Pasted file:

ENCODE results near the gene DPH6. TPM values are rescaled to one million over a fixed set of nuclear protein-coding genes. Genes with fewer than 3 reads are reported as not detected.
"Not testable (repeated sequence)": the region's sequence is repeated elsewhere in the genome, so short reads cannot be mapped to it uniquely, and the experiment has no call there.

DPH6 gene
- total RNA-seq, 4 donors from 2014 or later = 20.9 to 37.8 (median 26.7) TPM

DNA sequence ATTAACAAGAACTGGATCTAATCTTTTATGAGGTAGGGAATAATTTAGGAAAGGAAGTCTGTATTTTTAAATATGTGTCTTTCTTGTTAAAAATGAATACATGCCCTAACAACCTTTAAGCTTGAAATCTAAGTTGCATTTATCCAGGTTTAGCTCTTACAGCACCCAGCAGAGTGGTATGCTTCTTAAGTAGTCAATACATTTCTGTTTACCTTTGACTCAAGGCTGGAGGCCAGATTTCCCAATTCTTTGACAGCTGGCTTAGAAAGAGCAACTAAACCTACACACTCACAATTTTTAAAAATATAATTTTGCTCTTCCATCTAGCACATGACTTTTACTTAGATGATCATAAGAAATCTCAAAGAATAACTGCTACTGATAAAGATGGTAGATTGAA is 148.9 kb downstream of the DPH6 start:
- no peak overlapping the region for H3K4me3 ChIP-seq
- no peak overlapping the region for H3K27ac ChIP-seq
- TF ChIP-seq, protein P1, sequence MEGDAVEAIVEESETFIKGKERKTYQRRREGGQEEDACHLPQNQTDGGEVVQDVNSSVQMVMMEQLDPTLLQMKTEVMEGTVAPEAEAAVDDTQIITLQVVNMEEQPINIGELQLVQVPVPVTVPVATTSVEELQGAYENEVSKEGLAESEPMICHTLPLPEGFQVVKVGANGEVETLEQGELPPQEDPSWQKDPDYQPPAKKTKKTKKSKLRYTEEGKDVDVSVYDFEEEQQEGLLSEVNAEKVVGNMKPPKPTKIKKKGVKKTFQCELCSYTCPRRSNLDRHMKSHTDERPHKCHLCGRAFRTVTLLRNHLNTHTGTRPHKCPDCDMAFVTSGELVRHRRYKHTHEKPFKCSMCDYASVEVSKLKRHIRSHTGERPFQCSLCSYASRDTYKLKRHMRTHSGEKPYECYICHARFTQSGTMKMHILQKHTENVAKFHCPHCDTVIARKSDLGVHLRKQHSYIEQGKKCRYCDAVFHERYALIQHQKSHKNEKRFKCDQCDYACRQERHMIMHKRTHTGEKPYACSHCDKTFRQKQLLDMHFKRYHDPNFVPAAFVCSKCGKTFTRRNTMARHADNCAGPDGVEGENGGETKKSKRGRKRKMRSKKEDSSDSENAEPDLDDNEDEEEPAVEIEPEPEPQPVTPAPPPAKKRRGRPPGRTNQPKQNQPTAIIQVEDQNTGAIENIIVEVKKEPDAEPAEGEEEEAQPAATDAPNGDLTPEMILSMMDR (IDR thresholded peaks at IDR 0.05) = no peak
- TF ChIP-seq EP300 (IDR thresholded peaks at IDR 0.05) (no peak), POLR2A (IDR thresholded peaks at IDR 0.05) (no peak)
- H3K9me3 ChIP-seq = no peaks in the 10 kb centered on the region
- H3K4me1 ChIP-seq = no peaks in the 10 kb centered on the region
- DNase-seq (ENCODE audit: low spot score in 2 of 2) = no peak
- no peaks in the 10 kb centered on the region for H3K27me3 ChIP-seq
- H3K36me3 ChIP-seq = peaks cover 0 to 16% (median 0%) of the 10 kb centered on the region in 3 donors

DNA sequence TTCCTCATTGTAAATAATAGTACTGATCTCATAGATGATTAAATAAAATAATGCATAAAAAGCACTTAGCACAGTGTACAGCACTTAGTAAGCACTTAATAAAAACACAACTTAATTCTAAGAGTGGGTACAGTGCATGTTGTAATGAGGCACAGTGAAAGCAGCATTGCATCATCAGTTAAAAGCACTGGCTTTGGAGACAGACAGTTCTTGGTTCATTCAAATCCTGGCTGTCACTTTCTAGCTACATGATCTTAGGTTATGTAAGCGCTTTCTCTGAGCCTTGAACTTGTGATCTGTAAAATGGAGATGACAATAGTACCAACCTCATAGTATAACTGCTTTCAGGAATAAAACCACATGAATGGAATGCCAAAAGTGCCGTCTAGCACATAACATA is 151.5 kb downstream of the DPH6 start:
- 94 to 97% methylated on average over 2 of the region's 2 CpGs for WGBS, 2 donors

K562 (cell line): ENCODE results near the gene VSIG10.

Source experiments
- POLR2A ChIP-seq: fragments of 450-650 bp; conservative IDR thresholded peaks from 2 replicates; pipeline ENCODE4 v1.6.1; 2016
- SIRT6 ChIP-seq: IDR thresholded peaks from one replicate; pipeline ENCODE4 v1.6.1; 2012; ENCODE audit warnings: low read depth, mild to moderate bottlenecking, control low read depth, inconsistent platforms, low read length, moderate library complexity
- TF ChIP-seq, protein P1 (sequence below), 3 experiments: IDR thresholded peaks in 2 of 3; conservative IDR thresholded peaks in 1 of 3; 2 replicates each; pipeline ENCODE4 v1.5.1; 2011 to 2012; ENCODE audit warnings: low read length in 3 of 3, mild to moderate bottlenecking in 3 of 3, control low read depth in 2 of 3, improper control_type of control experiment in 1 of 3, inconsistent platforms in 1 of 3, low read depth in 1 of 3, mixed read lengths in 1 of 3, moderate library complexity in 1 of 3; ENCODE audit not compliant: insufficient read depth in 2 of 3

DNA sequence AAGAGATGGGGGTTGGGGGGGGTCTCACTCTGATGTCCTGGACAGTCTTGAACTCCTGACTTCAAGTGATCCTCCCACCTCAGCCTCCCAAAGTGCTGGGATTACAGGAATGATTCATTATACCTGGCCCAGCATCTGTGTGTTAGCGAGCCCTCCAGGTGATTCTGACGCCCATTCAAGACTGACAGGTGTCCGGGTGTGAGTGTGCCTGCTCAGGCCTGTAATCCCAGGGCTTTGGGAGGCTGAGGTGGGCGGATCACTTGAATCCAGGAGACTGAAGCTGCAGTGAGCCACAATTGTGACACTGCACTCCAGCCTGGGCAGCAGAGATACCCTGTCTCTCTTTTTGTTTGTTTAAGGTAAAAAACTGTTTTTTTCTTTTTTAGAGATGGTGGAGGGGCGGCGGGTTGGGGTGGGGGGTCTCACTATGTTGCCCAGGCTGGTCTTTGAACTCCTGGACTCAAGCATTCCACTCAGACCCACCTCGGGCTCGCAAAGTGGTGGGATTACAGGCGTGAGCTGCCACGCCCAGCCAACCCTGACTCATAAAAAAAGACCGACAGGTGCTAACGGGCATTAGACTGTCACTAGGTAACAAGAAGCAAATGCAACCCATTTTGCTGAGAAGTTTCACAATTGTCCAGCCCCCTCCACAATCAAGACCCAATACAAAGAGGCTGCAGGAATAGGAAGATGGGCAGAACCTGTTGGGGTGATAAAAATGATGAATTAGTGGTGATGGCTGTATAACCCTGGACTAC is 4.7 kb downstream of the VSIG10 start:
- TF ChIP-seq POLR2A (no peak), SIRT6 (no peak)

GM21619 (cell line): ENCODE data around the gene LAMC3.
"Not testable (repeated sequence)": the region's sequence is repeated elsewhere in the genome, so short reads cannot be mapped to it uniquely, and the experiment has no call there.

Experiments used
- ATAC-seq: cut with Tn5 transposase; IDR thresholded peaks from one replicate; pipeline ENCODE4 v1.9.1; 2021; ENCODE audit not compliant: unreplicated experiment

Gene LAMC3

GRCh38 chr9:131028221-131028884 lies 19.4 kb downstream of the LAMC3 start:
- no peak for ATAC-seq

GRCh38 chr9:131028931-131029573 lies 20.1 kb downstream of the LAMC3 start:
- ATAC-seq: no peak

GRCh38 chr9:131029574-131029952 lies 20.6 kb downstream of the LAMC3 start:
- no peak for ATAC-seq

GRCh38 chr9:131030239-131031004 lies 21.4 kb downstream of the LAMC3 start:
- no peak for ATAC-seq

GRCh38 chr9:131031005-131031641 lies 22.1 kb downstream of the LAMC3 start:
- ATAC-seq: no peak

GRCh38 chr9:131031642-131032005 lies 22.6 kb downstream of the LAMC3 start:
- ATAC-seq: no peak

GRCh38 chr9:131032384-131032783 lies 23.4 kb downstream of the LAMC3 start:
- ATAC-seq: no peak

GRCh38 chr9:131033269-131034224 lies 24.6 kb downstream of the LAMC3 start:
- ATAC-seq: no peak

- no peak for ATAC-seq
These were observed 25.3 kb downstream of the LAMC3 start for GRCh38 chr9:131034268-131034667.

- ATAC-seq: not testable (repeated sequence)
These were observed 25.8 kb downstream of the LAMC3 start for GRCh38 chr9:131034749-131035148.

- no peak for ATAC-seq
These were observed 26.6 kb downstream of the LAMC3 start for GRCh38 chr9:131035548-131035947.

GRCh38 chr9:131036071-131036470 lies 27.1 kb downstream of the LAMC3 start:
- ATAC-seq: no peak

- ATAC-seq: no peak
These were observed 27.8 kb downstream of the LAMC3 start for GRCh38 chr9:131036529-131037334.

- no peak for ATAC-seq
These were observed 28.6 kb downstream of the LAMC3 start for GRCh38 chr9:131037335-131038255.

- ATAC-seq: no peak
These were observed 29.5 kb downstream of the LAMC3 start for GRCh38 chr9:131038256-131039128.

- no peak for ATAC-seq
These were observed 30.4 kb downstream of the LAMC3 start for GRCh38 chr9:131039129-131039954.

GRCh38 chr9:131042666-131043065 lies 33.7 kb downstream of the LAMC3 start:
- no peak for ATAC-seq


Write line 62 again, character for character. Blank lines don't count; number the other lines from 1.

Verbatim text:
- no peak for ATAC-seq